FIG. 2 is a block diagram illustrating the components of a system for mitigating power supply noise response by throttling execution units based upon voltage sensing, in accordance with an exemplary embodiment of the present invention;

FIG. 3 is a chart depicting the plot of a typical voltage response to a change in processor activity from nearly no executions to initializing executions on 90% of subsequent cycles;

FIG. 4 is a chart depicting the plot of a typical voltage response to a change in demand in processor activity from nearly no executions to initializing executions on 90% of subsequent cycles, in accordance with an exemplary embodiment of the present invention;

FIG. 5A depicts the plot of a typical voltage response to a change in demand in processor activity from nearly no executions to initializing executions on 90% of subsequent cycles under the condition that the voltage noise is presented where the high frequency capacitor decoupling is reduced to 50 nF;

FIG. 5B depicts the plot of a typical voltage response to a change in demand in processor activity from nearly no executions to initializing executions on 90% of subsequent cycles under the condition that the voltage noise is presented where the high frequency capacitor is reduced to 50 nF, in accordance with an exemplary embodiment of the present invention;

FIG. 6 is a chart depicting the plot of a typical voltage response to a change in demand in processor activity from nearly no executions to initializing executions on 50% of subsequent cycles, in accordance with an exemplary embodiment of the present invention;

FIG. 7A is a chart depicting the plot of a typical voltage response to a change in demand in processor activity from nearly no executions to initializing executions on 90% of subsequent cycles where the number of voltage averaging cycles is 750 cycles, in accordance with an exemplary embodiment of the present invention;

FIG. 7B is a chart depicting the plot of a typical voltage response to a change in demand in processor activity from nearly no executions to initializing executions on 90% of subsequent cycles where the number of voltage averaging cycles is 750 cycles and the pipeline is 10 cycles, in accordance with an exemplary embodiment of the present invention;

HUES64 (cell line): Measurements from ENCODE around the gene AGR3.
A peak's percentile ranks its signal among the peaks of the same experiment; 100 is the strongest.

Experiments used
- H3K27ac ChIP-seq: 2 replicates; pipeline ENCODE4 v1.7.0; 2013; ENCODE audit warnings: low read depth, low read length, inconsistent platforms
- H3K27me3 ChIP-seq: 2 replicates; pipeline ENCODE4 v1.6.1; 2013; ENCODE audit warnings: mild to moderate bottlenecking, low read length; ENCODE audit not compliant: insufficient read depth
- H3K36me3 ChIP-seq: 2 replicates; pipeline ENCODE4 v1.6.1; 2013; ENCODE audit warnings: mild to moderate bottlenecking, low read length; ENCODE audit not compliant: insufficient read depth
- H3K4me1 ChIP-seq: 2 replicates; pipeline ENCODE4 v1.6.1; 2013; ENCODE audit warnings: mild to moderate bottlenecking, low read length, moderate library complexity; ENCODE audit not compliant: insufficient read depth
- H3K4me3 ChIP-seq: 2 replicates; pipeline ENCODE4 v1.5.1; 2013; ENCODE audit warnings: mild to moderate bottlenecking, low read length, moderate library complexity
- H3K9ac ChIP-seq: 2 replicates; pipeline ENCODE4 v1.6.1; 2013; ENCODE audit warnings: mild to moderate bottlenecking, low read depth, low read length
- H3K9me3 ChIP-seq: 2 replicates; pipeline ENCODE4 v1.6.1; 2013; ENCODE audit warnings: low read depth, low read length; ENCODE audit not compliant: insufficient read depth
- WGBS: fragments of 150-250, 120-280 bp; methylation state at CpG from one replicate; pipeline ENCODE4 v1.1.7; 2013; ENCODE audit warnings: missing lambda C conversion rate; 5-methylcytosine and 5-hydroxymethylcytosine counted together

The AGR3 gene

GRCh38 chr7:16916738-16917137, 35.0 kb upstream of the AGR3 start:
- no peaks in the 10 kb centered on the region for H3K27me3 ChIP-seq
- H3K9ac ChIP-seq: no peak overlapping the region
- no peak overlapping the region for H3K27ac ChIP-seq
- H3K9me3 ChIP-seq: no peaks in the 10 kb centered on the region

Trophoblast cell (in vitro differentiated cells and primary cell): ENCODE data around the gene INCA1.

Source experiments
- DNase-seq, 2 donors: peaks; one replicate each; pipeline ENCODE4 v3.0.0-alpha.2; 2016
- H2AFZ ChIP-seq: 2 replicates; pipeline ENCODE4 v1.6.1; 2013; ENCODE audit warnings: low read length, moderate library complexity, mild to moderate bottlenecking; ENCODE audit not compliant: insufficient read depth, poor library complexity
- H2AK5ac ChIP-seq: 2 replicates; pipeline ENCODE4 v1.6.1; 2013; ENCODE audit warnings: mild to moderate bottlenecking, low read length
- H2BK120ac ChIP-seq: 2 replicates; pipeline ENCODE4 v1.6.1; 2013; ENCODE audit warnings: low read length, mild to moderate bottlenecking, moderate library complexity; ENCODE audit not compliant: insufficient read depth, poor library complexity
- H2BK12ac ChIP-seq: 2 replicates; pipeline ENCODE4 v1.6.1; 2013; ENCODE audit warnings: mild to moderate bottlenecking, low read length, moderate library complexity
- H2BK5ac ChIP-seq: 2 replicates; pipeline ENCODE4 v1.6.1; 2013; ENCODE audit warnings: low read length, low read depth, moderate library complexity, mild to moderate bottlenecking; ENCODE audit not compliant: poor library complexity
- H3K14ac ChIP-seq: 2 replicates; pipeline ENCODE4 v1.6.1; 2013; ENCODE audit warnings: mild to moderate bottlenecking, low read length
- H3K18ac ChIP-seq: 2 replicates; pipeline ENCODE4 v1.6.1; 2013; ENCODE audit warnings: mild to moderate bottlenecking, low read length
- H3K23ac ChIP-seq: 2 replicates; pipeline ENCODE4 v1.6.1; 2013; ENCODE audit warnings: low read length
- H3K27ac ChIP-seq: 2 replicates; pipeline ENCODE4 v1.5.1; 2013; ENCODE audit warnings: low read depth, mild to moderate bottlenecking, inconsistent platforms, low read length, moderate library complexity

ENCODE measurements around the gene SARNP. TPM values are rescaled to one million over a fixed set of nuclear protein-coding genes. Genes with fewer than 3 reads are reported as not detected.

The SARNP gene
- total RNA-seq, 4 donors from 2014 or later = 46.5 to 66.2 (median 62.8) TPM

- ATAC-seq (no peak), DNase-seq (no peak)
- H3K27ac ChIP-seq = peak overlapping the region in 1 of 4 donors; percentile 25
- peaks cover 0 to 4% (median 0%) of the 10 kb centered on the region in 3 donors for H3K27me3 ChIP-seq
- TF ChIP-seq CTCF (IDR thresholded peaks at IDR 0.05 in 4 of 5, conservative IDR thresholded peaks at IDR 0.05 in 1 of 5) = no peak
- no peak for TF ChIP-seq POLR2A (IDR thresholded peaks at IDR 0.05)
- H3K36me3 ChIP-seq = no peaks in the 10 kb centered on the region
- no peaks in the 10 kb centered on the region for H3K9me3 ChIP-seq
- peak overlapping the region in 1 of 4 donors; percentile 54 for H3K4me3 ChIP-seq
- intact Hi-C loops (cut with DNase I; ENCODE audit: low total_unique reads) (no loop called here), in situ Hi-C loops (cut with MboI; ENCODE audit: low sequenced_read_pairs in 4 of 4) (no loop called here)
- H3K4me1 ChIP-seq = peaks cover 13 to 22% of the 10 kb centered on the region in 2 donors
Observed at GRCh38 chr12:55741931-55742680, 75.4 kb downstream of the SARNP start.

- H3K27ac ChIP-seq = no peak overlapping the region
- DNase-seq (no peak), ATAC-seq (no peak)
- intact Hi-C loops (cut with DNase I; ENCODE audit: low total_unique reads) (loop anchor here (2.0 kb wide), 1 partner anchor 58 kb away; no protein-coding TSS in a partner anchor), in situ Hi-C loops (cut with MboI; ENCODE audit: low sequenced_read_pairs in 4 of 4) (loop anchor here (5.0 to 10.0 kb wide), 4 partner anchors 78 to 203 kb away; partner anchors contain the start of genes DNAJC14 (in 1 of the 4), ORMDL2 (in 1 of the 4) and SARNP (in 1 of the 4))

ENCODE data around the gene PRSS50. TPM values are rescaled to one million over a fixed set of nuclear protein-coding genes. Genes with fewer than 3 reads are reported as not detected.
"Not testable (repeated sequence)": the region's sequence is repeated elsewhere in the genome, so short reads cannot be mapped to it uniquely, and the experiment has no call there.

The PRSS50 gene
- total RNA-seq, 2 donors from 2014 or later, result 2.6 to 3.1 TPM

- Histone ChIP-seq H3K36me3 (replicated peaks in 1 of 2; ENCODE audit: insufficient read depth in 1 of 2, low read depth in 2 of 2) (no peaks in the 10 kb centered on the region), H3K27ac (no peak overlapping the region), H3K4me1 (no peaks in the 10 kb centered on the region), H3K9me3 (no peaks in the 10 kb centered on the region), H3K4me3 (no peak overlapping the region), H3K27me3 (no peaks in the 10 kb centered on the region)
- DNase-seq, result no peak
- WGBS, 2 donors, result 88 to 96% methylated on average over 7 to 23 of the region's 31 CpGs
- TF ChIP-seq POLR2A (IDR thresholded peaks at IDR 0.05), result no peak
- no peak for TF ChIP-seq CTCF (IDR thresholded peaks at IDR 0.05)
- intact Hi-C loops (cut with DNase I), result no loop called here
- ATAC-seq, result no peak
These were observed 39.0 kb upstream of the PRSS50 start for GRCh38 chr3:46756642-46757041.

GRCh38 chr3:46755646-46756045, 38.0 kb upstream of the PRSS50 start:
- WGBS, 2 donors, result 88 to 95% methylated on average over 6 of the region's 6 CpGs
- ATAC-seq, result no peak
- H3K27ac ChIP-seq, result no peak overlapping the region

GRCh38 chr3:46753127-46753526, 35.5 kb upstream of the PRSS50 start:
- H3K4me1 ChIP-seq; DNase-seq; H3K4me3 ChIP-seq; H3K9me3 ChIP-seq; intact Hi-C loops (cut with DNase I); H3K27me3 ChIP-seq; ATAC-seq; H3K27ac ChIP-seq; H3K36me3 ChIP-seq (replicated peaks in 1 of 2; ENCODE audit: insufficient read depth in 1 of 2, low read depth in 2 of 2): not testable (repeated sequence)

FIG. 8 is a circuit diagram for a sensing mechanism, in accordance with an exemplary embodiment of the present invention; and

FIG. 9 is a flowchart illustrating the operation of throttling execution units based upon voltage sensing, in accordance with an exemplary embodiment of the present invention.

DETAILED DESCRIPTION OF THE PREFERRED EMBODIMENT

FIGS. 1 and 3-7 are all predicated on four basic assumptions: i) the instruction execution pipeline is 5 cycles long, i.e. once an execution is started it stays in the pipe and dissipates power for 5 cycles; (ii) at time 0 the instruction scheduler has a change from no activity to a demand to initiate commands for 90% of the cycles; (iii) the operating frequency is 4 GHz; and (iv) the power delivery network has the responses indicated in the examples presented. Each of the examples' figures may then alter one of the basic assumptions to present new results for comparison. Additionally, it is assumed that for every processor cycle that if an execution is initiated then the current associated with the execution of that cycle is roughly equivalent to a pulse of some magnitude for some number of cycles in length, known as the pipeline length.

It is also assumed that one and only one new execution can be initiated every cycle, but this can be stalled on a cycle by cycle basis. Under normal circumstances multiple new executions could be initiated every cycle in a microprocessor, but the concept of the basic assumption still applies and the simulation provides for testing for the ‘worst case’ scenario. Also, assume the voltage may be measured and processed in one cycle in order to indicate to stall new executions or to allow new executions. Furthermore, assume the cycle time is 250 pico seconds, and that it is desirous to keep the voltage above the minimum required voltage. Furthermore, assume that if no throttling occurs; the voltage will dip to vmin_traditional, the traditional minimum voltage allowed.